The best way to persuade someone that you have the best product is to let her try it out. But with people increasingly preferring online shopping to in-store experiences, getting them to your brick-and-mortar location can be a tough sell. VR can help.
Volvo began offering VR test drives for its XC90 SUV, allowing would-be customers to feel what it would be like to drive the luxury vehicle through scenic landscapes. That’s a far more compelling experience than hearing a salesperson drone on about the car’s list of benefits.
Once you’ve got customers through the door, VR experiences entice them back. In Sweden, McDonald’s Happy Meal boxes can be used as Google Cardboard headsets so kids can play a VR skiing game after they’re done eating. Such touches link brands with excitement, wonder, and personalization in the minds of consumers. Instead of generic experiences, people feel like they’ve had more vivid interactions with VR-savvy brands.
2. Educate your audience
People crave connection to the companies from which they buy. Foster those bonds by showing them what happens under the hood. Use VR to showcase how your products are made, who is behind them, and the care and thought that goes into each aspect.
VR is also a great way to put people in the buying mindset. When someone is skittish about an offer because she doesn’t know whether she’ll enjoy or get use from it, VR can provide her with tangible information.
Marriott ran with this concept by developing “teleportation” booths that transport potential customers to exotic locations. Upon stepping inside the booth, users feel the sensation of warm, tropical breezes and the relaxation of being on a beach. How can they resist booking a vacation after that?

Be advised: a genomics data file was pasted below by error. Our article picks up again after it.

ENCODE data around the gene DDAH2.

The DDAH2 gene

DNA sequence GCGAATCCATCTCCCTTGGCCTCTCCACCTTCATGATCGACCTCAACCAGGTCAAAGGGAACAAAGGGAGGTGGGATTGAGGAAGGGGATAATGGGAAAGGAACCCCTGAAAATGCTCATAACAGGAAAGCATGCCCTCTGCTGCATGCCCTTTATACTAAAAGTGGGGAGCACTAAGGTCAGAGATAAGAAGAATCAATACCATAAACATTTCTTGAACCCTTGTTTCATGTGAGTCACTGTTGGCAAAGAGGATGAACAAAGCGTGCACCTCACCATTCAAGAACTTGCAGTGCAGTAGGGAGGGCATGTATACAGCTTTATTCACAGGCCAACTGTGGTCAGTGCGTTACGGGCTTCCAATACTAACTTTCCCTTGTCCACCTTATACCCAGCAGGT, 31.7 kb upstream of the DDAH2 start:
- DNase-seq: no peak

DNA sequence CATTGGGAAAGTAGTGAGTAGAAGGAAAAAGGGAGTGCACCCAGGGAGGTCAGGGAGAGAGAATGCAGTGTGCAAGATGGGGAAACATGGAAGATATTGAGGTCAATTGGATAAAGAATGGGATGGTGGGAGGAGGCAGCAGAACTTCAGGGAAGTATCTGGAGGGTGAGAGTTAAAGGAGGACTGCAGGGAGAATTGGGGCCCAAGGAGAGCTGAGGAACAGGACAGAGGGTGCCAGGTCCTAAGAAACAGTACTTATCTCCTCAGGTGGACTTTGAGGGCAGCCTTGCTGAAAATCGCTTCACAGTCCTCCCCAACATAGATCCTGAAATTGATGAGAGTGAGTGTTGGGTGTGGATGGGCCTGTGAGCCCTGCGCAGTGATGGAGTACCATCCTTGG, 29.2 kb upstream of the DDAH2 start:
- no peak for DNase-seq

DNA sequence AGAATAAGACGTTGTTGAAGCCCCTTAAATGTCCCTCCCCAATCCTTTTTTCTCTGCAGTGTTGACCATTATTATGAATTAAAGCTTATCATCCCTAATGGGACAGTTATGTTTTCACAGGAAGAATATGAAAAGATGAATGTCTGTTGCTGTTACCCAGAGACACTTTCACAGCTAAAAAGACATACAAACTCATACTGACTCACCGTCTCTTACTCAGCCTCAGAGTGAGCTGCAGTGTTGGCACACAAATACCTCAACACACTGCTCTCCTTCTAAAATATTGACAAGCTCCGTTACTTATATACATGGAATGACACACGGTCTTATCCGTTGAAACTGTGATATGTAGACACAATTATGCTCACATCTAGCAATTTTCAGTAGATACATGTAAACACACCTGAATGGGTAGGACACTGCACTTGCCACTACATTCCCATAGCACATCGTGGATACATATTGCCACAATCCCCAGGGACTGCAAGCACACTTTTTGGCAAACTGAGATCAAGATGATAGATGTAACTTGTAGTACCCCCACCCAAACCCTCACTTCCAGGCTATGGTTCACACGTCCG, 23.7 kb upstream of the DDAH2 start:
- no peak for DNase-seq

3. Integrate VR into retail
Retailers have the opportunity to take customers beyond the showroom and into an entire virtual world built around their brands. Whether you’re selling clothes, cars, or eyeglasses, you can create an exciting, aspirational experience.
Merrell did just this in its Trailscape VR marketing campaign. Shoppers slipped on an Oculus VR headset and were able to explore a mountainous landscape right in the store. Now, when those consumers think of Merrell, they’re reminded of the amazing virtual adventure the brand provided them.
4. Facilitate relationships
Take advantage of customers’ smartphones by offering new VR content on a regular basis. As long as your audience members have headsets, they should be able to log in to your app and explore new products and worlds all the time.
Ongoing VR experiences make people excited to interact with your company, which makes them more inclined to buy from you. Remember, the goal is to encourage them to reach out to you instead of you having to pursue them. When you have an enthusiastic and engaged audience, you unlock incredible potential for new ways to interact with consumers.
Virtual reality is here, and its presence will only grow during the next several years. Digital marketers should adapt to the technology now so they can differentiate themselves early and create truly innovative campaigns for their customers.